People across Lancashire and South Cumbria living with a long-term condition are being urged to take extra precautions this winter
Written by John Williamson on 10/01/2024
Long-term conditions, or chronic diseases, are conditions that require ongoing care and often are managed by medications and other treatments. Examples include diabetes, arthritis, high blood pressure, epilepsy, asthma and heart or kidney disease.
During winter, damp and cold weather can aggravate existing health problems and make people more vulnerable to winter illnesses. This is particularly true for those who live with a long-term condition.
Everyone’s experience of living with a long-term condition is different but there are few things people can do to help manage their condition, including:
- Get the flu vaccine.
- Stay protected against COVID-19 with an autumn booster vaccine.
- Make sure that you have had any planned reviews of your condition.
- Take your medication as prescribed and see your pharmacist for any medication concerns.
- Keep warm.
- If you smoke, consider steps to quit.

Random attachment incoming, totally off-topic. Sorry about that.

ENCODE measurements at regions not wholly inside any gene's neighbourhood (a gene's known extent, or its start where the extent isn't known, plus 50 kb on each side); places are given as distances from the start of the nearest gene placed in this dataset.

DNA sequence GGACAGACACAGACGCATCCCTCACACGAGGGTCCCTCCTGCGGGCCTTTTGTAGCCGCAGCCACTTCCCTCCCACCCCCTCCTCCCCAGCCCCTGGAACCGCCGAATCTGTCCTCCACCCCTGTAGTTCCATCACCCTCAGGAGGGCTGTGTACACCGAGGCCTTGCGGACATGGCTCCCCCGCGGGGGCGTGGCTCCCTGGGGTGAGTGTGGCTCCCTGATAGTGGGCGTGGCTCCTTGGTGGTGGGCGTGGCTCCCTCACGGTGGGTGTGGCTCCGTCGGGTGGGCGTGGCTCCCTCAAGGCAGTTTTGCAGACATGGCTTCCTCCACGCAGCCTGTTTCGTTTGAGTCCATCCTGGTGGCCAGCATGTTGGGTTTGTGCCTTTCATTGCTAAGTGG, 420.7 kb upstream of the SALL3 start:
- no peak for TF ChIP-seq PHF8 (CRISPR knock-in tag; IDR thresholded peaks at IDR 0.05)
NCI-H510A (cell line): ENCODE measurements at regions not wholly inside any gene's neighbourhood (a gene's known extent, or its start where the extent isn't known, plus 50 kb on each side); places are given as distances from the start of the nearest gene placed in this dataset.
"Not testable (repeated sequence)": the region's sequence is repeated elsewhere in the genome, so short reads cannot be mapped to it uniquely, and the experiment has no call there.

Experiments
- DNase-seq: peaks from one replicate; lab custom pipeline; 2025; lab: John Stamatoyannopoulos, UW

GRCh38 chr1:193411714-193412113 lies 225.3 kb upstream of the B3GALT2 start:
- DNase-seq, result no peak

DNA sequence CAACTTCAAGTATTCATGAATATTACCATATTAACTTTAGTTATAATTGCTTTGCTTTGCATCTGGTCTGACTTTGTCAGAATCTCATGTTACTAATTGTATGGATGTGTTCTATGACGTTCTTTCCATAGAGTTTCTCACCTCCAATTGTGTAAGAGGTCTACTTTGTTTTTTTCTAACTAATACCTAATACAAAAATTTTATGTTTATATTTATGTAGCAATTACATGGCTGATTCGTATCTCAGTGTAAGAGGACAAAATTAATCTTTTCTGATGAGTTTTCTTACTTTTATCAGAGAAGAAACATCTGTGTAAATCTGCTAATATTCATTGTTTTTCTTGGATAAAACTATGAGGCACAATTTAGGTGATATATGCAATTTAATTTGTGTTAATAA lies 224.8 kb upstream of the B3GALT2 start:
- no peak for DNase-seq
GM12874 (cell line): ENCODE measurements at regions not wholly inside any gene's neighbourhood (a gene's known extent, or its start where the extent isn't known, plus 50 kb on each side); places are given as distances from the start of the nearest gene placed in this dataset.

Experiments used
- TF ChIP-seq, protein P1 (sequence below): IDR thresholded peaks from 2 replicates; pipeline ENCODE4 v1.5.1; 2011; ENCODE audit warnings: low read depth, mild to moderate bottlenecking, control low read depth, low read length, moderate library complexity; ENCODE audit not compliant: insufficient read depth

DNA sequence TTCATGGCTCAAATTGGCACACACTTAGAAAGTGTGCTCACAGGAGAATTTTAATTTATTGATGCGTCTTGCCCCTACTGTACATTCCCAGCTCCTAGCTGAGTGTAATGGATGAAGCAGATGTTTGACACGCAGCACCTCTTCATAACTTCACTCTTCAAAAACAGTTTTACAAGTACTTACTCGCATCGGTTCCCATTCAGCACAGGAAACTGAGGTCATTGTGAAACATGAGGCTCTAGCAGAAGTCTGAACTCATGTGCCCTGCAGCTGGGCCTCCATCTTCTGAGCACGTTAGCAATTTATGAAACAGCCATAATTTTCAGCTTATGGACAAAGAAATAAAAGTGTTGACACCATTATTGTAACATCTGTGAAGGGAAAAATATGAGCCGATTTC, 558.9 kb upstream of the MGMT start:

- Eat a healthy and balanced diet.
- Exercise daily: even short walks and housework count as physical activity.
Miss Jane McNicholas, chief medical officer at University Hospitals of Morecambe Bay NHS Foundation Trust, speaking on behalf of the NHS in Lancashire and South Cumbria, said: “If you have a long-term health condition it’s really important that you look after yourself, especially as the weather gets colder.
“A decrease in temperature and damp conditions can aggravate any existing health problems and make us more vulnerable to respiratory winter illnesses, while shorter, darker days can affect our mood. However, by planning ahead and taking a few simple steps, you can help yourself to stay healthy and on top of your condition.
“No one likes being ill or wants to spend time in hospital, so we all need to take responsibility and look after ourselves as best we can.
“If you do need help this winter, the NHS is here for you. There’s also plenty of information and support available to help you to take care of yourself on a daily basis.”
- For help with living with asthma: https://www.nhs.uk/conditions/asthma/living-with/
- For help living with COPD: https://www.nhs.uk/conditions/chronic-obstructive-pulmonary-disease-copd/living-with/
- For help living with type one diabetes: https://www.nhs.uk/conditions/type-1-diabetes/living-with-type-1-diabetes/
- For help living with type two diabetes: https://www.nhs.uk/conditions/type-2-diabetes/food-and-keeping-active/
For help living with heart failure: https://www.nhs.uk/conditions/heart-failure/living-with/